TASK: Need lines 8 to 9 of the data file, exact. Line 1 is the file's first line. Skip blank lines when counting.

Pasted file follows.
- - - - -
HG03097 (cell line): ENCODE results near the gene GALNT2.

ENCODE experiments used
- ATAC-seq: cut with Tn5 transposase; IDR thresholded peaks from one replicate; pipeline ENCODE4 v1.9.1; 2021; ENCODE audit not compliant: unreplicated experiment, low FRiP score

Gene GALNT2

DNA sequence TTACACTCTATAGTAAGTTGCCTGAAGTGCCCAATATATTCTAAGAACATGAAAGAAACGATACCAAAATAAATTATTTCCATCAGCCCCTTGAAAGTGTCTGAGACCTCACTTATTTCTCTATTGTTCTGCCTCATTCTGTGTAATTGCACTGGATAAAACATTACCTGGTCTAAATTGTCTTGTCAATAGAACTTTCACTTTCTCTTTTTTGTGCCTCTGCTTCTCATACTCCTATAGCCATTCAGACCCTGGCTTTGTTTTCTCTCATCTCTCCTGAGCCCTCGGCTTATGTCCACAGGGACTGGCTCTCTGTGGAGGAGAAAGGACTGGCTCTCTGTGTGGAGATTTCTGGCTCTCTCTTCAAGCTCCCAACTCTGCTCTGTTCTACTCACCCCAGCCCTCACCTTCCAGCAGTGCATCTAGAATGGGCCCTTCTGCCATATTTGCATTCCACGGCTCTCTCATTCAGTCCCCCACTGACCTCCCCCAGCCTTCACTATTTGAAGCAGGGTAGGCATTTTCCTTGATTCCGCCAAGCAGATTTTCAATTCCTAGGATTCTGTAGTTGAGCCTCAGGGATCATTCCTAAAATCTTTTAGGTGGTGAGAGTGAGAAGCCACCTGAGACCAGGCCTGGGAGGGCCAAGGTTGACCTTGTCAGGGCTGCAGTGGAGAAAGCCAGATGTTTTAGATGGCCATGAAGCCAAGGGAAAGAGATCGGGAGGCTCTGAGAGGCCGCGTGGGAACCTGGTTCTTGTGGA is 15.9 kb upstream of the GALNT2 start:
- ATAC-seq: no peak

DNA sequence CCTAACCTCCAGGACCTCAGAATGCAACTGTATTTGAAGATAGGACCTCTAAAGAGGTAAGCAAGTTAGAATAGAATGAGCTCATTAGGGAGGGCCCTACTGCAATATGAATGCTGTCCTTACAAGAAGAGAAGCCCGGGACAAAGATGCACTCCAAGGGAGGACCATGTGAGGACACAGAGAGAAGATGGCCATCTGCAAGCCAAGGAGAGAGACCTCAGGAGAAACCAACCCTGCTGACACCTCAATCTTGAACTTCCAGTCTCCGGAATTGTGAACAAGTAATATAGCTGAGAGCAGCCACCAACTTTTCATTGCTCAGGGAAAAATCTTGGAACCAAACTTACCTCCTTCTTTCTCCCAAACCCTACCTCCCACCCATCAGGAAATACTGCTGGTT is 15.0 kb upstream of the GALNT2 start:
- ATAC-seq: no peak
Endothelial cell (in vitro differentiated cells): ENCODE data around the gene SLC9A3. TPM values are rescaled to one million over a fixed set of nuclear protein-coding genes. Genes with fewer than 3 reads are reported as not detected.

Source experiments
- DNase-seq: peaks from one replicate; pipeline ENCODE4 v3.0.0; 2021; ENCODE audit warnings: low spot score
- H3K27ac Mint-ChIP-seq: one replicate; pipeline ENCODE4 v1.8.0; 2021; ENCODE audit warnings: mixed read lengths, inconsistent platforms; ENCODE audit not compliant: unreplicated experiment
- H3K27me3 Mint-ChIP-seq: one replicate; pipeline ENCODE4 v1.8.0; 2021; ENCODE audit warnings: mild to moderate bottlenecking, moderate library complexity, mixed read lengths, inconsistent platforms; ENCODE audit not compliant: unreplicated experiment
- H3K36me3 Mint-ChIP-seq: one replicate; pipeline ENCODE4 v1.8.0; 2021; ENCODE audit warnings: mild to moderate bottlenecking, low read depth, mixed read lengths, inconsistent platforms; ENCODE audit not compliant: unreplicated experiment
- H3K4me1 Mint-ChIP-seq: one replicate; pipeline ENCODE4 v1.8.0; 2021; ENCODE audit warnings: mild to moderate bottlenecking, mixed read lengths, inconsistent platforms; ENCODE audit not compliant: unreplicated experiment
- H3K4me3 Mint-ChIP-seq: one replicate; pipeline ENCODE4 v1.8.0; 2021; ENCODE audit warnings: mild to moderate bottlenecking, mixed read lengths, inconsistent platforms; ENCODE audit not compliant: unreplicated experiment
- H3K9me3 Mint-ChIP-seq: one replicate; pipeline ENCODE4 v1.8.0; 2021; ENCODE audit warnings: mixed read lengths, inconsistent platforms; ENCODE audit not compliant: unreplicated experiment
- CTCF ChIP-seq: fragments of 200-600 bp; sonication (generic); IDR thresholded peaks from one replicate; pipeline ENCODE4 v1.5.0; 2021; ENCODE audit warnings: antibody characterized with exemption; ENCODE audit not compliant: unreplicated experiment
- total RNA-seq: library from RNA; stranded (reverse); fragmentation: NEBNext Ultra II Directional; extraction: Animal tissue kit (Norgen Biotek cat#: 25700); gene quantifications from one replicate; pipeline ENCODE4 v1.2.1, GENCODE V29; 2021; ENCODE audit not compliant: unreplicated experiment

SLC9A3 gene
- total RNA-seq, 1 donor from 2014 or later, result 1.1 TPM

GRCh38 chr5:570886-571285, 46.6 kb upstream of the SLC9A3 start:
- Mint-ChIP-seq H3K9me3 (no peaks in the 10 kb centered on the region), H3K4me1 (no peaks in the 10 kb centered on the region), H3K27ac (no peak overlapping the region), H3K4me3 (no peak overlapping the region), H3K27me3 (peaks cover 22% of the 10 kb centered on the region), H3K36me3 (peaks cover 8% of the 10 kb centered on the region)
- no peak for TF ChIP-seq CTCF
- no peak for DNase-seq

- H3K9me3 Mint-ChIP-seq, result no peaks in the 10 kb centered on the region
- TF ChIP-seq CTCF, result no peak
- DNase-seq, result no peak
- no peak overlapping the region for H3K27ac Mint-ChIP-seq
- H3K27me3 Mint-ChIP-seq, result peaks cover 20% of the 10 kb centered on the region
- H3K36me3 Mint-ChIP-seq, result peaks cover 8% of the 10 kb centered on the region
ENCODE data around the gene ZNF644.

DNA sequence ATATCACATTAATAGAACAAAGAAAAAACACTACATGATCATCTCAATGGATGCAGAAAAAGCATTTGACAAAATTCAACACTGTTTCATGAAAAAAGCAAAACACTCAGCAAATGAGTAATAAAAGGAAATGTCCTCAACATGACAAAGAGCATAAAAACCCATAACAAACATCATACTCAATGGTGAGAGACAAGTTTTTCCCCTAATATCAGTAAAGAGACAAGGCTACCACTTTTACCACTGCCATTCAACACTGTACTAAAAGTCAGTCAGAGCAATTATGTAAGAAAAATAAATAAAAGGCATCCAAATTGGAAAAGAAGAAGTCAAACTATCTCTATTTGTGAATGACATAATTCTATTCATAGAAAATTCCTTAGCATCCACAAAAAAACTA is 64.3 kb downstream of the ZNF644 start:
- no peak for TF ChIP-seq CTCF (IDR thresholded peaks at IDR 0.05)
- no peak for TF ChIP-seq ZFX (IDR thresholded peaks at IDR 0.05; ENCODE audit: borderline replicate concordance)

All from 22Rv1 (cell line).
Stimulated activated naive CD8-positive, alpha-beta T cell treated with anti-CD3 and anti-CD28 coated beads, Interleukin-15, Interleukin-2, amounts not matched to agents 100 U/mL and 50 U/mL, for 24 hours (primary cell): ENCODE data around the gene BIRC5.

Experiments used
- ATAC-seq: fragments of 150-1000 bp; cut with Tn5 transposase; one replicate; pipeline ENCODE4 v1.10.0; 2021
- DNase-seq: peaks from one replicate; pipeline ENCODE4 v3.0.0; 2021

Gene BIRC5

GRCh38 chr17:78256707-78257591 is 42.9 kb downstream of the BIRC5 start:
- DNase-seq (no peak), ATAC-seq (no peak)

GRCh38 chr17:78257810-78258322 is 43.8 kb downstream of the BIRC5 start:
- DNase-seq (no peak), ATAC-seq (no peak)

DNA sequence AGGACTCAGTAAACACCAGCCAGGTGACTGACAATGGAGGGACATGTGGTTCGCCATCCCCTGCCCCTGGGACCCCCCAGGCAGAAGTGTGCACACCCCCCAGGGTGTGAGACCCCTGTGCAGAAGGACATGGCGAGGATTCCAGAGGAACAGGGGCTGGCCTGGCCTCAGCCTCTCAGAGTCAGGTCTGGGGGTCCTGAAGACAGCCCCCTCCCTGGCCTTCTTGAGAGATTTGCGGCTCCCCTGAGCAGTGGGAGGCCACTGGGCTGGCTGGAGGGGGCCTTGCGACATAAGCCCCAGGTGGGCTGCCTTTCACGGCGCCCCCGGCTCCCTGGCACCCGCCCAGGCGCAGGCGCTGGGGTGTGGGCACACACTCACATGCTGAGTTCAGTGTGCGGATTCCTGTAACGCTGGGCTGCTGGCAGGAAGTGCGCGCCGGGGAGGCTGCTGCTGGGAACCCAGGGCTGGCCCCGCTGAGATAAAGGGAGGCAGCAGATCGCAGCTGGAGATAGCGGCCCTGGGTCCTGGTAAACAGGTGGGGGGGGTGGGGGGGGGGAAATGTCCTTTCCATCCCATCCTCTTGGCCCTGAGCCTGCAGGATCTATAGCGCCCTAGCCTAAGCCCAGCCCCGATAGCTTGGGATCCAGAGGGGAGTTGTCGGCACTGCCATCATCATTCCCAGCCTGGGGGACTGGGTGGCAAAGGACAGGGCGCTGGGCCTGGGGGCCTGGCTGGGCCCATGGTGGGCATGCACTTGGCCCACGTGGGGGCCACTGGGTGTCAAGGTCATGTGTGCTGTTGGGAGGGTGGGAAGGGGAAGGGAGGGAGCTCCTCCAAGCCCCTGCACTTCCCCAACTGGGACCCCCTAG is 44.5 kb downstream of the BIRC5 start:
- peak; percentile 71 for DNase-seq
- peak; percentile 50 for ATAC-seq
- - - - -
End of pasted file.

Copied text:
- ATAC-seq: no peak
Endothelial cell (in vitro differentiated cells): ENCODE data around the gene SLC9A3. TPM values are rescaled to one million over a fixed set of nuclear protein-coding genes. Genes with fewer than 3 reads are reported as not detected.